The owner of the Smuggler’s Inn in Blaine has won an application to have the Canadian government fund his defence against human-smuggling-related charges. (File photo)

Canada to pay legal fees for U.S. inn owner accused of human-smuggling

Robert Boule’s ‘Rowbotham application’ granted Friday in B.C. Supreme Court

A U.S. inn owner facing charges in Canada relating to human smuggling has had an application to have his defence funded by the Canadian government granted.

According to court records, the decision regarding Smuggler’s Inn owner Robert Boule’s request was made Friday following a hearing in B.C. Supreme Court.

Boule made the “Rowbotham application” before Justice Frits Verhoeven at the New Westminster courthouse.

The application – named after a 1988 case in Ontario – is an option for people “facing serious and complex criminal charges,” who have been denied legal aid and can’t afford a lawyer.

Boule is facing charges related to knowingly inducing, aiding or abetting people in illegally attempting to enter Canada, as well as charges of breaching recognizance relating to a prior indictment.

READ MORE: Nine of 30 smuggling charges stayed against Smugglers Inn owner, trial date set

Arrested in April, the senior was released on $15,000 bail last month, with more than a dozen conditions, including that he must deny potential customers if they give any indication of a plan to enter Canada illegally.

Friday, prosecutor Daniel Meneley, counsel for the Public Prosecution Service of Canada, told the court that a key to successful Rowbotham applications is that counsel representation be deemed essential to conduct a fair trial.

He noted “the complexity (of the case) is acknowledged and conceded” by the Crown.

Boule has been self-represented since January, the court heard.

He told PAN he can’t afford a lawyer.

“There’s no funds,” Boule said.

His former lawyer, Peter Edelmann, told Peace Arch News outside court – before the decision – that he couldn’t speak to Boule’s case specifically, but that ultimately, the matter was about an accused’s right to counsel. Edelmann was not available to comment further Monday, prior to PAN’s afternoon press deadline.

David MacAlister, director of Simon Fraser University’s school of criminology, said the step is not a common one.

“It’s something that you don’t hear very much about,” said MacAlister, who noted he was in law school when the Rowbotham case came up. “I’ve encountered a few… six or seven.”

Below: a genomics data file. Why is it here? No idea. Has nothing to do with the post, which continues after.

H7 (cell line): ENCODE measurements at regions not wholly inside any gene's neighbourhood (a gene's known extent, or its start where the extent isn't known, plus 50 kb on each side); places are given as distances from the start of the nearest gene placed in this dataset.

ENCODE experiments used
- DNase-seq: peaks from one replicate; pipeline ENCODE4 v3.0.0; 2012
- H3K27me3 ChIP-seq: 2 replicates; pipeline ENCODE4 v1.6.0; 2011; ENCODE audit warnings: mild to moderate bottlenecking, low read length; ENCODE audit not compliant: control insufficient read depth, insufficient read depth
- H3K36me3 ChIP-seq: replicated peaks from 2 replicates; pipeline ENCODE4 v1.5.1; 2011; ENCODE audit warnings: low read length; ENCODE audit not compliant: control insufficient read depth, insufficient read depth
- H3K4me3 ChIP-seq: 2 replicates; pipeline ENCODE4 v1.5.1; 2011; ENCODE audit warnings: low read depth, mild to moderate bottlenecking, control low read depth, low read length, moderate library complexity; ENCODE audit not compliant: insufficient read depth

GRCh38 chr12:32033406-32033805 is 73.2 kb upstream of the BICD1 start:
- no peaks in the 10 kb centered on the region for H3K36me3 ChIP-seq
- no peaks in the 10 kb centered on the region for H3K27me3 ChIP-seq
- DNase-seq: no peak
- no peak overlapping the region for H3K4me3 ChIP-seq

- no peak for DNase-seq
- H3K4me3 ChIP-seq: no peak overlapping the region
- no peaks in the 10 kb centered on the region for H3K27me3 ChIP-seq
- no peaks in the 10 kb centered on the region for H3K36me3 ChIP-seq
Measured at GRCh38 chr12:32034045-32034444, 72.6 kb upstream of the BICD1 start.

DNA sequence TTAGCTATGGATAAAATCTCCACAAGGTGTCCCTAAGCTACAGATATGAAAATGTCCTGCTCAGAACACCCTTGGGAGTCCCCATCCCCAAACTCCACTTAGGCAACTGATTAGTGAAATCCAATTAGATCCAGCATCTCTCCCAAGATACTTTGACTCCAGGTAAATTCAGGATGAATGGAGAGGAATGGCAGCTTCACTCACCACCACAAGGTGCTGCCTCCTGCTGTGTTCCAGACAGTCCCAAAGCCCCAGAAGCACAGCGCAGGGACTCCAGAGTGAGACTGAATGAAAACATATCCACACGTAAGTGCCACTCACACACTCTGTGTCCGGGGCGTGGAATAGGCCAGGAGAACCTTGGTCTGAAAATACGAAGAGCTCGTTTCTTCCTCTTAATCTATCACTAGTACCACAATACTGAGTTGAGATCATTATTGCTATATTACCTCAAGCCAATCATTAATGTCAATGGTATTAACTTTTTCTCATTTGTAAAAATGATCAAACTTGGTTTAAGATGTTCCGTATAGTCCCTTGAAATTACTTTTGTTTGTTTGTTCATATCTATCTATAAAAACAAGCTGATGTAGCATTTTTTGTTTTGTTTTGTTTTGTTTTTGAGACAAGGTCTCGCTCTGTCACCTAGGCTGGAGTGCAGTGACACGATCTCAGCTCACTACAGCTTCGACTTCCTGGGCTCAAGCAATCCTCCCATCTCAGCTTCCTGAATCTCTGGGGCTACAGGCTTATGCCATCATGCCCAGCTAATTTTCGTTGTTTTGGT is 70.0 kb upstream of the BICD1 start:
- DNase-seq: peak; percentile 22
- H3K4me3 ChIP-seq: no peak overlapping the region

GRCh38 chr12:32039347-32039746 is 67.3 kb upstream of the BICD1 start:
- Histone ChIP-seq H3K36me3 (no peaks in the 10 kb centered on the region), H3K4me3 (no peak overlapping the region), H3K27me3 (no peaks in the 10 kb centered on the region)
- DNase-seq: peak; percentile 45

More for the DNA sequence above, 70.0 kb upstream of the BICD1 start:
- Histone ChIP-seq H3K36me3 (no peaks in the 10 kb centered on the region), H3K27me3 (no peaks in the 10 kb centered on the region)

MacAlister said while it is even less common to see applications involving non-Canadians, if the case is sufficiently complex, it doesn’t matter where the applicant resides.

“The rights that we have in the charter are applicable to all people,” he said.

Boule’s case is set for trial early next year, from Jan. 13 to Feb. 5.



tholmes@peacearchnews.com

Like us on Facebook and follow us on Twitter

Get local stories you won't find anywhere else right to your inbox.
Sign up here

Just Posted

No need to get out of your car at food truck festival in Abbotsford and Langley

Annual event takes drive-thru approach during COVID-19 pandemic

Chilliwack dad rescues his two young daughters after truck plunges into Cultus Lake

“I used every single one of my angels that day,” said Dennis Saulnier

District warns residents to be prepared for floods

Fraser River may reach levels at highest in 8 years, forecast says

PHOTOS: Playtime is back!

Paula Morrison of Angel Daycare Centre captured a moment of absolute joy

VIDEO: RCMP Emergency Response Team at known drug house in Chilliwack

Armed officers respond to reports of shots, bring in ERT, K-9 unit and spike belt

22 new COVID-19 test-positives, one death following days of low case counts in B.C.

Health officials urged British Columbians to ‘stand together while staying apart’

Facing changes together: Your community, your journalists

The COVID-19 pandemic has changed the world in ways that would have… Continue reading

New study is first full list of species that only exist in Canada

Almost 40 per cent of them are critically imperilled or imperilled and eight are already extinct

White Rock council considers allowing alcohol in waterfront park

Council mulls business-boosting measures, including picnic benches

Langley woman recalls last words spoken to mother who died of COVID-19 on 88th birthday

Verna Clarke was more than a senior with dementia who died of COVID at Langley Lodge, she was ‘loved’

Federal aid for care home systems needed ahead of second wave, advocates say

Ontario Long Term Care Association calling for more action

B.C. woman, 26, fatally shot by police in Edmundston, N.B.

Police were conducting a well-being check at the time of the incident

Horgan calls for national anti-racism program; will pitch idea to PM, premiers

Premier John Horgan said he’s horrified by the death of George Floyd in the United States

Most Read